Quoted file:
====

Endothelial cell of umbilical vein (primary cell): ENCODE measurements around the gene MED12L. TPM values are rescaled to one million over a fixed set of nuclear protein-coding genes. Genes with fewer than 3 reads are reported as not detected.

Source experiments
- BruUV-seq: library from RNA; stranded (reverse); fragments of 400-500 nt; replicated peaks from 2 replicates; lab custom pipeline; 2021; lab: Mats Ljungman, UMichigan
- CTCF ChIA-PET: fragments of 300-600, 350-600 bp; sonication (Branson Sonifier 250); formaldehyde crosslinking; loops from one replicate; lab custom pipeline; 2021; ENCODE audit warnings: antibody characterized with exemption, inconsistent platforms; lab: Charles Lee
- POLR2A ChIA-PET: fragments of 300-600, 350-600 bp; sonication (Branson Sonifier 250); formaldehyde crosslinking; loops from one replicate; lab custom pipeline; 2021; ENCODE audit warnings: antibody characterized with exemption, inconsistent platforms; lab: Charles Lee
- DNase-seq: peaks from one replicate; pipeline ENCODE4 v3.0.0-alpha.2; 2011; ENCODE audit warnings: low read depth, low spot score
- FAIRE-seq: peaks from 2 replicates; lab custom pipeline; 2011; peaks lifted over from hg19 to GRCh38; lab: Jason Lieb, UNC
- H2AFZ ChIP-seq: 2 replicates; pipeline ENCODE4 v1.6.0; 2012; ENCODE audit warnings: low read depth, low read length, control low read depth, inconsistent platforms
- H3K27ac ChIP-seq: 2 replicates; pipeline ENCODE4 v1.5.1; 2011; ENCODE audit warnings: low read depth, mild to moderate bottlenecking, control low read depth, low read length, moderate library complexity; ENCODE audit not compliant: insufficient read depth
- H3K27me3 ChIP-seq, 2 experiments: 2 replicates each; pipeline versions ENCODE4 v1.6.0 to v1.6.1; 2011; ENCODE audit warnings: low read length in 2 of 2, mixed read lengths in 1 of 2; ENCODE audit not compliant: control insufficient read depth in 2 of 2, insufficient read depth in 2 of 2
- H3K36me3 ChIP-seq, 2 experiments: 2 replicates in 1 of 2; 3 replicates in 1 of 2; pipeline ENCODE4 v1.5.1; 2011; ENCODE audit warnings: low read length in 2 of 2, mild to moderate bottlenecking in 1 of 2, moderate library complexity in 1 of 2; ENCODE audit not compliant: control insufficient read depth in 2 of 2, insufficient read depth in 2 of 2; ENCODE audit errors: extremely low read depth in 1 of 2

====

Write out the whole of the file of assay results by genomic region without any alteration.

Endothelial cell of umbilical vein (primary cell): ENCODE measurements around the gene MED12L. TPM values are rescaled to one million over a fixed set of nuclear protein-coding genes. Genes with fewer than 3 reads are reported as not detected.

Source experiments
- BruUV-seq: library from RNA; stranded (reverse); fragments of 400-500 nt; replicated peaks from 2 replicates; lab custom pipeline; 2021; lab: Mats Ljungman, UMichigan
- CTCF ChIA-PET: fragments of 300-600, 350-600 bp; sonication (Branson Sonifier 250); formaldehyde crosslinking; loops from one replicate; lab custom pipeline; 2021; ENCODE audit warnings: antibody characterized with exemption, inconsistent platforms; lab: Charles Lee
- POLR2A ChIA-PET: fragments of 300-600, 350-600 bp; sonication (Branson Sonifier 250); formaldehyde crosslinking; loops from one replicate; lab custom pipeline; 2021; ENCODE audit warnings: antibody characterized with exemption, inconsistent platforms; lab: Charles Lee
- DNase-seq: peaks from one replicate; pipeline ENCODE4 v3.0.0-alpha.2; 2011; ENCODE audit warnings: low read depth, low spot score
- FAIRE-seq: peaks from 2 replicates; lab custom pipeline; 2011; peaks lifted over from hg19 to GRCh38; lab: Jason Lieb, UNC
- H2AFZ ChIP-seq: 2 replicates; pipeline ENCODE4 v1.6.0; 2012; ENCODE audit warnings: low read depth, low read length, control low read depth, inconsistent platforms
- H3K27ac ChIP-seq: 2 replicates; pipeline ENCODE4 v1.5.1; 2011; ENCODE audit warnings: low read depth, mild to moderate bottlenecking, control low read depth, low read length, moderate library complexity; ENCODE audit not compliant: insufficient read depth
- H3K27me3 ChIP-seq, 2 experiments: 2 replicates each; pipeline versions ENCODE4 v1.6.0 to v1.6.1; 2011; ENCODE audit warnings: low read length in 2 of 2, mixed read lengths in 1 of 2; ENCODE audit not compliant: control insufficient read depth in 2 of 2, insufficient read depth in 2 of 2
- H3K36me3 ChIP-seq, 2 experiments: 2 replicates in 1 of 2; 3 replicates in 1 of 2; pipeline ENCODE4 v1.5.1; 2011; ENCODE audit warnings: low read length in 2 of 2, mild to moderate bottlenecking in 1 of 2, moderate library complexity in 1 of 2; ENCODE audit not compliant: control insufficient read depth in 2 of 2, insufficient read depth in 2 of 2; ENCODE audit errors: extremely low read depth in 1 of 2